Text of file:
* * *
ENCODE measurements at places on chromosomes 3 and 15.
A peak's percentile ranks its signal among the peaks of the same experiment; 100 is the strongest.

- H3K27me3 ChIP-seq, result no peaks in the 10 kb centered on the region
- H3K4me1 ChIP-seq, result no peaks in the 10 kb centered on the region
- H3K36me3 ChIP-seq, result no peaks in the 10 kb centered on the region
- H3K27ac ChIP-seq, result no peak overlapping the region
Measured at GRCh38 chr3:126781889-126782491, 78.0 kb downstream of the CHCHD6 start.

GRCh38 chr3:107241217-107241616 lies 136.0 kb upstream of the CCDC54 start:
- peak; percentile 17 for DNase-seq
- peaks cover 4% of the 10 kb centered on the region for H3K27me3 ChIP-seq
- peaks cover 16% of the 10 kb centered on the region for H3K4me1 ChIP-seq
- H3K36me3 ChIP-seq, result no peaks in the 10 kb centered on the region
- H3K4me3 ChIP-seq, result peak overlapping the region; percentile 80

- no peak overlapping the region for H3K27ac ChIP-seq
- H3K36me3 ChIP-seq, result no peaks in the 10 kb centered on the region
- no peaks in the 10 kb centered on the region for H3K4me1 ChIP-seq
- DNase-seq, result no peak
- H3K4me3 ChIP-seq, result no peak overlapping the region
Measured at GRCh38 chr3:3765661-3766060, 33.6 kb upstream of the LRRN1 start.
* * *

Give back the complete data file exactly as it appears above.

ENCODE measurements at places on chromosomes 3 and 15.
A peak's percentile ranks its signal among the peaks of the same experiment; 100 is the strongest.

- H3K27me3 ChIP-seq, result no peaks in the 10 kb centered on the region
- H3K4me1 ChIP-seq, result no peaks in the 10 kb centered on the region
- H3K36me3 ChIP-seq, result no peaks in the 10 kb centered on the region
- H3K27ac ChIP-seq, result no peak overlapping the region
Measured at GRCh38 chr3:126781889-126782491, 78.0 kb downstream of the CHCHD6 start.

GRCh38 chr3:107241217-107241616 lies 136.0 kb upstream of the CCDC54 start:
- peak; percentile 17 for DNase-seq
- peaks cover 4% of the 10 kb centered on the region for H3K27me3 ChIP-seq
- peaks cover 16% of the 10 kb centered on the region for H3K4me1 ChIP-seq
- H3K36me3 ChIP-seq, result no peaks in the 10 kb centered on the region
- H3K4me3 ChIP-seq, result peak overlapping the region; percentile 80

- no peak overlapping the region for H3K27ac ChIP-seq
- H3K36me3 ChIP-seq, result no peaks in the 10 kb centered on the region
- no peaks in the 10 kb centered on the region for H3K4me1 ChIP-seq
- DNase-seq, result no peak
- H3K4me3 ChIP-seq, result no peak overlapping the region
Measured at GRCh38 chr3:3765661-3766060, 33.6 kb upstream of the LRRN1 start.